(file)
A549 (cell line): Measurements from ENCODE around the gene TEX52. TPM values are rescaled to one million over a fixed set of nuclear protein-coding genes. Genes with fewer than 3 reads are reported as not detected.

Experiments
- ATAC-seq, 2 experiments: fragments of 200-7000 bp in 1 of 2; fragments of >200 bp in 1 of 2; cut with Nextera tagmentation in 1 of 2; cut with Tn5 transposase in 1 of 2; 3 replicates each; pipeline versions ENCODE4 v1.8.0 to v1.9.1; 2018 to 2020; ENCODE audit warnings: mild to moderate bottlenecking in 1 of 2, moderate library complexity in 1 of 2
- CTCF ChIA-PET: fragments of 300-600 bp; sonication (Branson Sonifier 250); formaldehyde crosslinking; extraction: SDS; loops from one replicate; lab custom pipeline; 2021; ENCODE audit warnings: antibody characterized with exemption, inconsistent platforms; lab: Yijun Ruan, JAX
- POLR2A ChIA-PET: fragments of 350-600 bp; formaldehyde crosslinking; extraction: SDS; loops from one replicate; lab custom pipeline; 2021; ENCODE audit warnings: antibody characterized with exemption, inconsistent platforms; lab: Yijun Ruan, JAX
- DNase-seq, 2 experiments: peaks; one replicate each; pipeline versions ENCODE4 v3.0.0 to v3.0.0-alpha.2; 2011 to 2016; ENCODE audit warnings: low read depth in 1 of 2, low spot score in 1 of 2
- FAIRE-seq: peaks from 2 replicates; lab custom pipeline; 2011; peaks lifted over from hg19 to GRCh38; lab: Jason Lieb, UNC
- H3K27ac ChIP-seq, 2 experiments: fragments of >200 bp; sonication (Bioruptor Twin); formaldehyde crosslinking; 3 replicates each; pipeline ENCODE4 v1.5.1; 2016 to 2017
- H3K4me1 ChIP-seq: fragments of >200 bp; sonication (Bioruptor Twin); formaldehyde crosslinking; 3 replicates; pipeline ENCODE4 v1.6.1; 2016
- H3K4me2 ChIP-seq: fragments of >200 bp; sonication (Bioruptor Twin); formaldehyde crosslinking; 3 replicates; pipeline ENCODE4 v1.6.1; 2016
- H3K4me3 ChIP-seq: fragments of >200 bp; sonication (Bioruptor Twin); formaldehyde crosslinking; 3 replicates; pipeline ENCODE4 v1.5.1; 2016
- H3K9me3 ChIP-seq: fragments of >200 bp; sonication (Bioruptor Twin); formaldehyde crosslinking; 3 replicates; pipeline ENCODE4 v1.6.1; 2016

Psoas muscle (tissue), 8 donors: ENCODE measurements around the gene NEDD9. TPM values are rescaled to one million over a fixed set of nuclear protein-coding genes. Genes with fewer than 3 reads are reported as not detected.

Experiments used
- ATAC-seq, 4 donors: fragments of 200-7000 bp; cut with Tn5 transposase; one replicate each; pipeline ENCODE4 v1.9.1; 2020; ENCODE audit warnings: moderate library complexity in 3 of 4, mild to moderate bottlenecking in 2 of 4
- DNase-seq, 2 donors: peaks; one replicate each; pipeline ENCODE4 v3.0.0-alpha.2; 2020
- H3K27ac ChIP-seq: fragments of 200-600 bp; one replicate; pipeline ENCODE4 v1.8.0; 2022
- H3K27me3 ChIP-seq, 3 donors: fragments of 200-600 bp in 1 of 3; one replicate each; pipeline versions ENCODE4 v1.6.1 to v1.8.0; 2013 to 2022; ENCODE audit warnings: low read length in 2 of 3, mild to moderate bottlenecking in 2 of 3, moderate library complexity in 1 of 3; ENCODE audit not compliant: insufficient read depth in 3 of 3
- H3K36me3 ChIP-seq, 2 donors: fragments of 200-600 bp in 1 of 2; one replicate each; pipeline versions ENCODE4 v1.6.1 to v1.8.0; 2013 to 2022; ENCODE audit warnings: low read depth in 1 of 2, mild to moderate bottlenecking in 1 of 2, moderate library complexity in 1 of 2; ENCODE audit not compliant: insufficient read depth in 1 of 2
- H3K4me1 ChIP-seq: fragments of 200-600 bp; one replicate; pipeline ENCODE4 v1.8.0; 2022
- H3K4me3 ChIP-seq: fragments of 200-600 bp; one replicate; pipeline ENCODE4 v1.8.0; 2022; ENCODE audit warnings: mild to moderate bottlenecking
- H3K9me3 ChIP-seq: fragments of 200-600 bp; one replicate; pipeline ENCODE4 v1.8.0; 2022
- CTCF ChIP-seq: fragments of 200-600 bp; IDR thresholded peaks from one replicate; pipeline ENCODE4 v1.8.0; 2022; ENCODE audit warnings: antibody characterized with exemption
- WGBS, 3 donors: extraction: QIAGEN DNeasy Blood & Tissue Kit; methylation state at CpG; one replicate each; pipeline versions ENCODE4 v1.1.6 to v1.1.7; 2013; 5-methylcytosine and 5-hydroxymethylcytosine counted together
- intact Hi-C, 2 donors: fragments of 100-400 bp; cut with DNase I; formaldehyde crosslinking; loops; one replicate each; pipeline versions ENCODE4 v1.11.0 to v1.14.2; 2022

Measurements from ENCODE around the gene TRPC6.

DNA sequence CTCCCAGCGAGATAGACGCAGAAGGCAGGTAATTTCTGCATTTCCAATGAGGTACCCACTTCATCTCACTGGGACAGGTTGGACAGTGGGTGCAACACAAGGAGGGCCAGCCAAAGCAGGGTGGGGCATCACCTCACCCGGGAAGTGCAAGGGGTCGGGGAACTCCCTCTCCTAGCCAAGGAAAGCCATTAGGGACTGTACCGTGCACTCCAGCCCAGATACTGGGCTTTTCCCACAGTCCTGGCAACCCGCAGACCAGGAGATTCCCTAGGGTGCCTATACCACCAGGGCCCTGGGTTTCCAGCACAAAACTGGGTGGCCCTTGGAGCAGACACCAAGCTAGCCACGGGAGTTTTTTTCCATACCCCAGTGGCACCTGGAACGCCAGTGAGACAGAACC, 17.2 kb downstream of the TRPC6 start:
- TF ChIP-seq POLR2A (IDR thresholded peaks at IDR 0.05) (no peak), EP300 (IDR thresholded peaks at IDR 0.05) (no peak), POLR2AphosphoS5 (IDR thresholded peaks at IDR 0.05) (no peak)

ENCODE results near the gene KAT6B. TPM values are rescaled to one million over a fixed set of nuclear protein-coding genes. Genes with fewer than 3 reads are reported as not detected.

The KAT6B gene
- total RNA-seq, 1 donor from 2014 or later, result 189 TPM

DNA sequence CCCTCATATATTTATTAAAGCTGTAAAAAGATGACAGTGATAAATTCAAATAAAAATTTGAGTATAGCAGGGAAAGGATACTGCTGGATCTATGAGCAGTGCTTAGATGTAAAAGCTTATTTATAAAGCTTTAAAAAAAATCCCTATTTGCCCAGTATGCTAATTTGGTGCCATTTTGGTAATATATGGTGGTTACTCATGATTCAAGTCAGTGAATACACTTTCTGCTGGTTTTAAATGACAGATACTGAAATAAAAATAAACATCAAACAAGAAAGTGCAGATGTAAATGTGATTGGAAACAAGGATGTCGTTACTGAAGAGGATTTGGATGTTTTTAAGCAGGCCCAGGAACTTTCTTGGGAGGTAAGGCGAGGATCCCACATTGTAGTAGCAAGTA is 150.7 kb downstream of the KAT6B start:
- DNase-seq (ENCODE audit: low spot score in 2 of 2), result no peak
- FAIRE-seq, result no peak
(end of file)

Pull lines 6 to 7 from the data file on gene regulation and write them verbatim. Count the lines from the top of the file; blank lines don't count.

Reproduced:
- DNase-seq, 2 experiments: peaks; one replicate each; pipeline versions ENCODE4 v3.0.0 to v3.0.0-alpha.2; 2011 to 2016; ENCODE audit warnings: low read depth in 1 of 2, low spot score in 1 of 2
- FAIRE-seq: peaks from 2 replicates; lab custom pipeline; 2011; peaks lifted over from hg19 to GRCh38; lab: Jason Lieb, UNC